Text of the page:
The Christ-al Cathedral

Robert Schuller’s Chrystal Cathedral has been bought by the Roman Catholic Church, which has renamed it the Christ Cathedral.   It will become the cathedral for the Orange County Diocese.

The soaring glass-paneled church known to millions of television viewers around the world as the Crystal Cathedral will get a new name: the Christ Cathedral.

Catholic leaders announced the name Saturday morning at St. Columban Catholic Church during the moving pageantry of an ordination ritual – the type of event that will draw thousands once the Diocese of Orange move to the site.

The naming marks “the first significant effort to identify the iconic venue as a Catholic religious center,” church leaders said.

It came four months after the diocese closed escrow on the $57.5 million sale, ordered by a court during the Protestant ministry’s bankruptcy proceedings. . . .

Meanwhile, Catholic leaders will begin renovations in July 2013 to convert the cathedral site – built by the Rev. Robert H. Schuller more than 50 years ago –to a Catholic place of worship. That process is expected to take at least a year. . . .

“I felt very bad that they lost their home. However, we needed a new Catholic cathedral because our cathedral is very small,” Brown said. “Dr. Schuller himself said he wanted us to be the ones to purchase it, so we would continue Christian worship in the cathedral and Christian ministry on the campus. That would not have happened with another buyer.” . . .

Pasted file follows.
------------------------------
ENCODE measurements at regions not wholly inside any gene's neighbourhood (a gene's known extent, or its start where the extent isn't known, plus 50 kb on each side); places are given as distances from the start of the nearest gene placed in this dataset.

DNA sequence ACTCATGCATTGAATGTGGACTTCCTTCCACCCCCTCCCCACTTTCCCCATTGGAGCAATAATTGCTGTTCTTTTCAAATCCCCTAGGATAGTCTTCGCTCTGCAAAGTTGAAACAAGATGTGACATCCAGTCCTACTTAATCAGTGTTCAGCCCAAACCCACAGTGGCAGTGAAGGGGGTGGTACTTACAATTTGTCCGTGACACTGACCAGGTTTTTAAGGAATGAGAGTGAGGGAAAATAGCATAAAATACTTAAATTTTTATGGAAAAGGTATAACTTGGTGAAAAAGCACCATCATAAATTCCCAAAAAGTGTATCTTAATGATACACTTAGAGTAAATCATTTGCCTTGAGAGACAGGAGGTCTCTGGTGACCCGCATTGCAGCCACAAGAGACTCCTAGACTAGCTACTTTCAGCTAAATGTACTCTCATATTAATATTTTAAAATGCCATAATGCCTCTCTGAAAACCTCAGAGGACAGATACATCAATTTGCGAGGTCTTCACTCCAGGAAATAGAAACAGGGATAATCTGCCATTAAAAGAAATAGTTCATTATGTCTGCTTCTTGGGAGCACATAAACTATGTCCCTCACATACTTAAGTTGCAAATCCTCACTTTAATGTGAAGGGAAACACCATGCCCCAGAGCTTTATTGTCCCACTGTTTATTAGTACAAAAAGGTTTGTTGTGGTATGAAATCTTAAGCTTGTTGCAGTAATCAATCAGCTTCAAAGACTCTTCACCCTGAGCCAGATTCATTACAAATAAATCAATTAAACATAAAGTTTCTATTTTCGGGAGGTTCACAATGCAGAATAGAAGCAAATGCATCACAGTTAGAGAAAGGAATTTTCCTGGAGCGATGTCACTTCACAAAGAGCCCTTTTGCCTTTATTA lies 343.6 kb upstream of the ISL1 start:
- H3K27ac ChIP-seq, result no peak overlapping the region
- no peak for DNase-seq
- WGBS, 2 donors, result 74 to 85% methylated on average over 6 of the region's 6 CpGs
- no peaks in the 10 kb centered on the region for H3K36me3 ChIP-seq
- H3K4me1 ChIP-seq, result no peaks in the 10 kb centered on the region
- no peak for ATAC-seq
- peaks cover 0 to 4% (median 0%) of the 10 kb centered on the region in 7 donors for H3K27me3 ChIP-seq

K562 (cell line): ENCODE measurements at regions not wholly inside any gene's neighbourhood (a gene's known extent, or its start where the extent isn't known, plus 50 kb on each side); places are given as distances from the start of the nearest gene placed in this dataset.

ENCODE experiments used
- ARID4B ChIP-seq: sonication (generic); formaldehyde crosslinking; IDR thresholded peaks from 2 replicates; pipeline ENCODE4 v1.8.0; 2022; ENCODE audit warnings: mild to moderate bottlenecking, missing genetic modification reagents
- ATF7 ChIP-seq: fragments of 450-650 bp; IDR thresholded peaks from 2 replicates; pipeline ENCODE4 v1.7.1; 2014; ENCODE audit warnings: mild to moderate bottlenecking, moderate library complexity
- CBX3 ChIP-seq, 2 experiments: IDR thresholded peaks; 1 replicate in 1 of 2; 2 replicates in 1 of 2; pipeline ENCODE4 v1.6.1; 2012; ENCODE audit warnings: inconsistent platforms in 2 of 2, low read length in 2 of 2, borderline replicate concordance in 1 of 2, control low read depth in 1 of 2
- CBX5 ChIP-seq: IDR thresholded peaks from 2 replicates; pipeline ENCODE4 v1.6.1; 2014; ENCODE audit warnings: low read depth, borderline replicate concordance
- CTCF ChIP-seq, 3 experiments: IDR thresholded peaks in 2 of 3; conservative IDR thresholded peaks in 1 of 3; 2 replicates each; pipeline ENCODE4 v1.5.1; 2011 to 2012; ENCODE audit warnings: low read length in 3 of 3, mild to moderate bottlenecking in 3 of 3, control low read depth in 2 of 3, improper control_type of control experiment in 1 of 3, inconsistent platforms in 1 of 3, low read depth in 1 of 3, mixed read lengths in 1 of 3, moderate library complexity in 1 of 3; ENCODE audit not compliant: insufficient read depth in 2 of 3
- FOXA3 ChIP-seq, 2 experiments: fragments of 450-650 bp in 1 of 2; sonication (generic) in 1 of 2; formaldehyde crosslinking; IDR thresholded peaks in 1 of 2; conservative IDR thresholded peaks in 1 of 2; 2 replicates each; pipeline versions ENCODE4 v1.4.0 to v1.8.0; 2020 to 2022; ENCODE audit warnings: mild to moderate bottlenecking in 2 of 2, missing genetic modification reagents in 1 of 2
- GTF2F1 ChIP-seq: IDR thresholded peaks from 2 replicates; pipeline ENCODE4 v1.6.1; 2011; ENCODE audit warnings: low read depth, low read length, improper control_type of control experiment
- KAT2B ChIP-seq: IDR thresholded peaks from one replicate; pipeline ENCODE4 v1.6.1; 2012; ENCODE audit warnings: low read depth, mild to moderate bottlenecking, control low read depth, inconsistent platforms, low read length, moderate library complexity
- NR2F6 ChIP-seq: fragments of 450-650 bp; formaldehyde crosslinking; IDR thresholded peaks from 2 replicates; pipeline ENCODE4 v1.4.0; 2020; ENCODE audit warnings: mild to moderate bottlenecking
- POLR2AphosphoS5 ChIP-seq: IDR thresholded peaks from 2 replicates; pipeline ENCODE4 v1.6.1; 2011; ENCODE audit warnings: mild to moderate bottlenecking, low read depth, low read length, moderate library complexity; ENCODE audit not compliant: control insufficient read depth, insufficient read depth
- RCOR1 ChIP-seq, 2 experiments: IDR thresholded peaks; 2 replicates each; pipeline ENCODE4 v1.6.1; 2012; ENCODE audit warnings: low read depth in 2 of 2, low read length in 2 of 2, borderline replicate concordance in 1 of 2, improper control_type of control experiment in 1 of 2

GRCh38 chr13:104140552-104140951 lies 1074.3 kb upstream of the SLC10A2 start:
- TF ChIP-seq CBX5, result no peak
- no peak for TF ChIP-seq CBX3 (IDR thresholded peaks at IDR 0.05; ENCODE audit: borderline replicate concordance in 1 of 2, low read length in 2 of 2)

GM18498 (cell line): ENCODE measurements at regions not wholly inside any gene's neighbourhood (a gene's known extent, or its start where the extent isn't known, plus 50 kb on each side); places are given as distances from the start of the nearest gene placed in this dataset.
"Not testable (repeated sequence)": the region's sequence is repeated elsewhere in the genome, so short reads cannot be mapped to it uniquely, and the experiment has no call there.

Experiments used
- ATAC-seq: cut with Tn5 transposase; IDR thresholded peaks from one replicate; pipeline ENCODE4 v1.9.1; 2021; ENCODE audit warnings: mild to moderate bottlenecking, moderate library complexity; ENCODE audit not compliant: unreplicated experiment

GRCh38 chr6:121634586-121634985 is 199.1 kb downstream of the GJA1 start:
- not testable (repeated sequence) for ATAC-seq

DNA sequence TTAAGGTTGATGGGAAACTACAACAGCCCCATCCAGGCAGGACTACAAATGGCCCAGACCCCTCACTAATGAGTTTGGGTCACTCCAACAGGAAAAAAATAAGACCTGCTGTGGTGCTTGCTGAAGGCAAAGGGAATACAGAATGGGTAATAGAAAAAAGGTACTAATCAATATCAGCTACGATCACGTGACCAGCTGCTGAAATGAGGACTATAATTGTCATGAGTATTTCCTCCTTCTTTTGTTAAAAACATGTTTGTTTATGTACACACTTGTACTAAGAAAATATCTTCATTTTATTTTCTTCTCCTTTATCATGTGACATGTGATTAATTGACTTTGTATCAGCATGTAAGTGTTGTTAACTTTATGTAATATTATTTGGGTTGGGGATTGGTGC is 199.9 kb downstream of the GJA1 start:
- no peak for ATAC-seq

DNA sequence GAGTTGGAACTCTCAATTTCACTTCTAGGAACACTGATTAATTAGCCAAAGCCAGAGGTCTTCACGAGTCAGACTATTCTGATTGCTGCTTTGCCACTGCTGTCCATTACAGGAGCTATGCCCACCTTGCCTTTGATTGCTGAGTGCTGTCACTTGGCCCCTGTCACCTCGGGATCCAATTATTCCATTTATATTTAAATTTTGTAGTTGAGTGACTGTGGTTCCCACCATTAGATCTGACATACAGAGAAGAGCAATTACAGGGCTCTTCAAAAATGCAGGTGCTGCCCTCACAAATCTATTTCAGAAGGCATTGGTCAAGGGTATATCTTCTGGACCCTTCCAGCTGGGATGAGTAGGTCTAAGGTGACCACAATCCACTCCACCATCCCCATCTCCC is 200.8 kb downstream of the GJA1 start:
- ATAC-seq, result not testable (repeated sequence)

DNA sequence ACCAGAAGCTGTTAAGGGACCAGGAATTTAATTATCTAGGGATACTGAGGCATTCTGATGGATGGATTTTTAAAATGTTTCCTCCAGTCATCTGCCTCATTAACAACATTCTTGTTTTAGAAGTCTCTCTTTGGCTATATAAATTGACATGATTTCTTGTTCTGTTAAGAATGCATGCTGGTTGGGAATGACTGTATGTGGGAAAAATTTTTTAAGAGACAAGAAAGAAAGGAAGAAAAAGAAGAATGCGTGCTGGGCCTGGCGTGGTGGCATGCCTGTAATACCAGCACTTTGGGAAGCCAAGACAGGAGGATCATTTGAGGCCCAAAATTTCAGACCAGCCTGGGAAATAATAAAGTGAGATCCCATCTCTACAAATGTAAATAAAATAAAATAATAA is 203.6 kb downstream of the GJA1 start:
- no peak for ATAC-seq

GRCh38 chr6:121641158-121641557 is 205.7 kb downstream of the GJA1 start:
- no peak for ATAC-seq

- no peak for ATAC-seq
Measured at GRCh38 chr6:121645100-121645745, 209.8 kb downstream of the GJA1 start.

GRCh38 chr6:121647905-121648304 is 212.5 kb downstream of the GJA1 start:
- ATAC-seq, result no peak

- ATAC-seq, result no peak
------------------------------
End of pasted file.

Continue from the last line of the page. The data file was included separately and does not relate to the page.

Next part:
The new appointment also has personal meaning, [Vicar of the Cathedral Father] Smith said. He grew up visiting his grandparents on the property next door to the Orange Drive-in Theater where Schuller started his church, before creating the famous cathedral visible from the freeway. With his siblings, Smith would watch Schuller preach from the top of a snack bar.”We were amazed at all these people going to church in their cars,” Smith said. A church where you “don’t even have to get out of your car,” he said. “We thought this was very cool.”